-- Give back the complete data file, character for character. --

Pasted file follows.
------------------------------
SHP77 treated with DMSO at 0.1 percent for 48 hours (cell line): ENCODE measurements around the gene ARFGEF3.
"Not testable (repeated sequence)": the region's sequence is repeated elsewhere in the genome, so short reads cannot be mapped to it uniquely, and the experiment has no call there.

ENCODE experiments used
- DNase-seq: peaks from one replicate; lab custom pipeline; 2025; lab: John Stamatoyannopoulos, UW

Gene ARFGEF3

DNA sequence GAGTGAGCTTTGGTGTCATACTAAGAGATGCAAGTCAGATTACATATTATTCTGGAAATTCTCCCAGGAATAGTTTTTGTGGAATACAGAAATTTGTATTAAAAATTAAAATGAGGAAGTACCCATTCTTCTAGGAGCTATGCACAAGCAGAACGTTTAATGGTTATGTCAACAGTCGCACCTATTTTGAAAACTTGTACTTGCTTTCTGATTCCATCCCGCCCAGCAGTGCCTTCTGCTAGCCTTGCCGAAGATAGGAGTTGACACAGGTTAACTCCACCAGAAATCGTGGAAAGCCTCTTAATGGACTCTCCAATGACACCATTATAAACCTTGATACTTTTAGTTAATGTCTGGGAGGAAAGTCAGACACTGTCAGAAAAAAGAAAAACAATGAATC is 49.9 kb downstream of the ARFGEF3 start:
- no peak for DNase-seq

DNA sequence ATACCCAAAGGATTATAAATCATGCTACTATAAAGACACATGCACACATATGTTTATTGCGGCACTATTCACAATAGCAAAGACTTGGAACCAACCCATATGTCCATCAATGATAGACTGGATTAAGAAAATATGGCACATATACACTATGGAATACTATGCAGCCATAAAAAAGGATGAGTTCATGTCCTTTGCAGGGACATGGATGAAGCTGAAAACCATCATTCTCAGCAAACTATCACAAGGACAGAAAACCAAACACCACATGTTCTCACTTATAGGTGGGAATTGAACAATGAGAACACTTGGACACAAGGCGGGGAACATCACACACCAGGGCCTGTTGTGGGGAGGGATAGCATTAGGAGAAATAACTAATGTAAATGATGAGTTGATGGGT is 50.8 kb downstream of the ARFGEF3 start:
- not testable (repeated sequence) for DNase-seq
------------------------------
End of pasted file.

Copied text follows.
SHP77 treated with DMSO at 0.1 percent for 48 hours (cell line): ENCODE measurements around the gene ARFGEF3.
"Not testable (repeated sequence)": the region's sequence is repeated elsewhere in the genome, so short reads cannot be mapped to it uniquely, and the experiment has no call there.

ENCODE experiments used
- DNase-seq: peaks from one replicate; lab custom pipeline; 2025; lab: John Stamatoyannopoulos, UW

Gene ARFGEF3

DNA sequence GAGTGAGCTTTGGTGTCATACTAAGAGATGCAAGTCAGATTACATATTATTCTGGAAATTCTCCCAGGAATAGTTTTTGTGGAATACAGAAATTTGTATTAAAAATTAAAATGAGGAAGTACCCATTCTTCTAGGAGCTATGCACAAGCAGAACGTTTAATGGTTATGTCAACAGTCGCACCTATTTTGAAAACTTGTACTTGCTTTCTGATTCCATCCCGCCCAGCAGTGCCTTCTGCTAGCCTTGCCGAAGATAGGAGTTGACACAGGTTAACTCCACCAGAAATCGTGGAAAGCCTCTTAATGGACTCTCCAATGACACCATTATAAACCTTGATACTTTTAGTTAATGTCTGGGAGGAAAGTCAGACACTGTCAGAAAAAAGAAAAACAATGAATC is 49.9 kb downstream of the ARFGEF3 start:
- no peak for DNase-seq

DNA sequence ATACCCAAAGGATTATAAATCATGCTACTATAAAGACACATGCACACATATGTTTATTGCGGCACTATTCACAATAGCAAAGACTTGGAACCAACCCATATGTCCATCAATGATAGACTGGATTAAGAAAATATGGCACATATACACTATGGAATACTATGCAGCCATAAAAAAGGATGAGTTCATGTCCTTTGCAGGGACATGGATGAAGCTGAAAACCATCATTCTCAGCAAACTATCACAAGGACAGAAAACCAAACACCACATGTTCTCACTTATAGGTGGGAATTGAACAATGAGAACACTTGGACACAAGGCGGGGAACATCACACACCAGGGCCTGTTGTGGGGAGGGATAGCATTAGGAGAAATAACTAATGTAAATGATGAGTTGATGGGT is 50.8 kb downstream of the ARFGEF3 start:
- not testable (repeated sequence) for DNase-seq